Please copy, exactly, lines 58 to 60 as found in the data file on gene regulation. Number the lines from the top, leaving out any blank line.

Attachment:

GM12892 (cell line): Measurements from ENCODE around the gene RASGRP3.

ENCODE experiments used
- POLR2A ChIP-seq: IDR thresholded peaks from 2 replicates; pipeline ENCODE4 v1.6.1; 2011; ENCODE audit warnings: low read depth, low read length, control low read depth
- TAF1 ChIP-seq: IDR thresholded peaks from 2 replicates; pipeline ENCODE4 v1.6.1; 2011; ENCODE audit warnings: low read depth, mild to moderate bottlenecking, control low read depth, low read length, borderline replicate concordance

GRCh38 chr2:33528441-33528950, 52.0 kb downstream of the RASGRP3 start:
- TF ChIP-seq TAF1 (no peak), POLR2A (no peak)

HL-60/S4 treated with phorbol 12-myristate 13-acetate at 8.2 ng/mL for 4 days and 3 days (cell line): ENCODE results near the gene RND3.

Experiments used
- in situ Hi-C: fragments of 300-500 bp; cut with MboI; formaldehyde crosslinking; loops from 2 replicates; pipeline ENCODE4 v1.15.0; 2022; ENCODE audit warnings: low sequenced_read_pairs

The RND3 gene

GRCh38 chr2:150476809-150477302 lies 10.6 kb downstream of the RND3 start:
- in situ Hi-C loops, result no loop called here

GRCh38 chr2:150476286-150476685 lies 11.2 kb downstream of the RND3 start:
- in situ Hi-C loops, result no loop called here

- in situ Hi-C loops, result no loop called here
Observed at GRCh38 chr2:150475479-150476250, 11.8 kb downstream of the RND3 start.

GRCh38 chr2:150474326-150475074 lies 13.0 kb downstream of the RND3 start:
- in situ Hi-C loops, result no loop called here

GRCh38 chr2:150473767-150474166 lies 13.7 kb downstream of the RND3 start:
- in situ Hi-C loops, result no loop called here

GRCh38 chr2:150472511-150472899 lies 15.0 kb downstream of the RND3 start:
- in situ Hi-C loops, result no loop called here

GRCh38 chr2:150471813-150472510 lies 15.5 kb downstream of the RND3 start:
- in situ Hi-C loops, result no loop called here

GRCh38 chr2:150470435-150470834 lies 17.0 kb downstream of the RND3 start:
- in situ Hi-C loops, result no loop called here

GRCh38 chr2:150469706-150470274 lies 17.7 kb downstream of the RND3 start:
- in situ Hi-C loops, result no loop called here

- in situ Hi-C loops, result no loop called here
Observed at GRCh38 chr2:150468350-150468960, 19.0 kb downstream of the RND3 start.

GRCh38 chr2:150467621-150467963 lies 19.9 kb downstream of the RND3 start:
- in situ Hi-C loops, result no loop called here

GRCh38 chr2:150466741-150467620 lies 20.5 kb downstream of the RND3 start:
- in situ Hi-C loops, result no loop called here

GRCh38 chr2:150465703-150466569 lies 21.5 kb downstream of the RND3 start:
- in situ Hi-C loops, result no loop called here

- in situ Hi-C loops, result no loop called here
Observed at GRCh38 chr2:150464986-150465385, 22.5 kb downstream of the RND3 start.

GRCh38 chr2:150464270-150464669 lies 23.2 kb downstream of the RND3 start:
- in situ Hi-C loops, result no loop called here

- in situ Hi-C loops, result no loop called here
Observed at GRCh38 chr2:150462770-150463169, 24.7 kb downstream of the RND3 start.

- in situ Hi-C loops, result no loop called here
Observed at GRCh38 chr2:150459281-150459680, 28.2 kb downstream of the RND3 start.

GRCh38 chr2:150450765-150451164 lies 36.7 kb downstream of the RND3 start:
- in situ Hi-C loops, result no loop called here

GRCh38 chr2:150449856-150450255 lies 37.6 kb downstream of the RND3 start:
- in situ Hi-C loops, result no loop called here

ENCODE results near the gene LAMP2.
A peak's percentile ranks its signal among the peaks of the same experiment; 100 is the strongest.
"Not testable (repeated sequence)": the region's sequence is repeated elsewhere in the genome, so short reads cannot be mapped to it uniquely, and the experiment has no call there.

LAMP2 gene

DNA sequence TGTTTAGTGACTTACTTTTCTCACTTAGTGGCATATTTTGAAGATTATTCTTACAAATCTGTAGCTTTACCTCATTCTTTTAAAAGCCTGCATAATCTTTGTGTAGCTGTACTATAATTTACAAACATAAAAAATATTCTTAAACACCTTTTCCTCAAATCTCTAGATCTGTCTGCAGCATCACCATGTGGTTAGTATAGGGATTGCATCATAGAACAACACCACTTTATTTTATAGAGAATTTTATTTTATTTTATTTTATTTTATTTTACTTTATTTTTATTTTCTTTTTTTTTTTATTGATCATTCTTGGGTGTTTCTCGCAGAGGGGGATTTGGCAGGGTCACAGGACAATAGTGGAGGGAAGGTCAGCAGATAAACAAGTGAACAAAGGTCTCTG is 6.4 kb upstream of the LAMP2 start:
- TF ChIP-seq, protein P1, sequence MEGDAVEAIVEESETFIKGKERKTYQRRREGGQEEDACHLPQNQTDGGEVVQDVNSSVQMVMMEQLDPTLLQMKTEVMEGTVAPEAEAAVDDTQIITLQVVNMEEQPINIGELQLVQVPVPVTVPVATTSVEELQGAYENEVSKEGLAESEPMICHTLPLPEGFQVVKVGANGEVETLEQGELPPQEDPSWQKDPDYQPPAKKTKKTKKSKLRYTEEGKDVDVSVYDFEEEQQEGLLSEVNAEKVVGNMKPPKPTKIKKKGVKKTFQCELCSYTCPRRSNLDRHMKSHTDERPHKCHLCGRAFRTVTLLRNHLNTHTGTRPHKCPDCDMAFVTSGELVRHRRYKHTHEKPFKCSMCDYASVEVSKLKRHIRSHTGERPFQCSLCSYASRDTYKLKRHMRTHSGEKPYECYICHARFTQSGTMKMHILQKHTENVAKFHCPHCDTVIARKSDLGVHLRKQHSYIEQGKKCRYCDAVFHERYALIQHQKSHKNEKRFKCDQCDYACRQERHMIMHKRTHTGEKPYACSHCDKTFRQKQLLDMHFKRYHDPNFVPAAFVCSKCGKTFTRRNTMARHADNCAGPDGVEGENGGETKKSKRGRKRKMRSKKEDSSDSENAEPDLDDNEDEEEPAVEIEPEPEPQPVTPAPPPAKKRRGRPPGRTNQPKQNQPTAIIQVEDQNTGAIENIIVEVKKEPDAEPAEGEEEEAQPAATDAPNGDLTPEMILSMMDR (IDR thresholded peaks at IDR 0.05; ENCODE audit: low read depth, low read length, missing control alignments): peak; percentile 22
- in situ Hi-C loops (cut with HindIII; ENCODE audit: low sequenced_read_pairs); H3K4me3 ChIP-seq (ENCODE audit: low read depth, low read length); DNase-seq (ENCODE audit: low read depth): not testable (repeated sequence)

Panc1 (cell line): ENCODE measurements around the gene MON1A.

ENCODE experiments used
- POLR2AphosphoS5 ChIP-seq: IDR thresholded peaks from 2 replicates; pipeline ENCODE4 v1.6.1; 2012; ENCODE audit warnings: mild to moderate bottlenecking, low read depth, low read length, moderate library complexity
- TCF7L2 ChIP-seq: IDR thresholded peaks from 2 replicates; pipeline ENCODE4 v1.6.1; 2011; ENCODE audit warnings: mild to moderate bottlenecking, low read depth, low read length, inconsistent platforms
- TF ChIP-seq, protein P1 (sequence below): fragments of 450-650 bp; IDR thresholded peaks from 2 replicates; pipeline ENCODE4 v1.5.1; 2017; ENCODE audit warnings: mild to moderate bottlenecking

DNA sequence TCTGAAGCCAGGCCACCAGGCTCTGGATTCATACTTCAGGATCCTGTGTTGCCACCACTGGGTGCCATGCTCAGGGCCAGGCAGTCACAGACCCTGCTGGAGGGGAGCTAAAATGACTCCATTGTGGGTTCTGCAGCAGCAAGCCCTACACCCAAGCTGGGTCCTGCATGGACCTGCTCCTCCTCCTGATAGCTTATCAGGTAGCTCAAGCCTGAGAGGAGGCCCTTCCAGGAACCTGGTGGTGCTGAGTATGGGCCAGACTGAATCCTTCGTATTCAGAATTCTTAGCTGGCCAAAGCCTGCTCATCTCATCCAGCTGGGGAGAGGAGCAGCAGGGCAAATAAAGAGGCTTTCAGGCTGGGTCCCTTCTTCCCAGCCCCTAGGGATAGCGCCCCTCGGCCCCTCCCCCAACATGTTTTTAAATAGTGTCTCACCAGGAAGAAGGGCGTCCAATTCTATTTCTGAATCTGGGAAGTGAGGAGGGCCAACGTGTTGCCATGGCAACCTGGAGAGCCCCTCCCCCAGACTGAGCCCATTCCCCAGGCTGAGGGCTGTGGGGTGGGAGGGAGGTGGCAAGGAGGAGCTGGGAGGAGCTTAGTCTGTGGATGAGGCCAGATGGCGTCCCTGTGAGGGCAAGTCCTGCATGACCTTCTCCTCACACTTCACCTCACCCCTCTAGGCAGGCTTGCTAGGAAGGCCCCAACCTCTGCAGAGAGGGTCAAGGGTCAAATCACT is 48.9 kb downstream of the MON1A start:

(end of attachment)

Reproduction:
- POLR2AphosphoS5 ChIP-seq: IDR thresholded peaks from 2 replicates; pipeline ENCODE4 v1.6.1; 2012; ENCODE audit warnings: mild to moderate bottlenecking, low read depth, low read length, moderate library complexity
- TCF7L2 ChIP-seq: IDR thresholded peaks from 2 replicates; pipeline ENCODE4 v1.6.1; 2011; ENCODE audit warnings: mild to moderate bottlenecking, low read depth, low read length, inconsistent platforms
- TF ChIP-seq, protein P1 (sequence below): fragments of 450-650 bp; IDR thresholded peaks from 2 replicates; pipeline ENCODE4 v1.5.1; 2017; ENCODE audit warnings: mild to moderate bottlenecking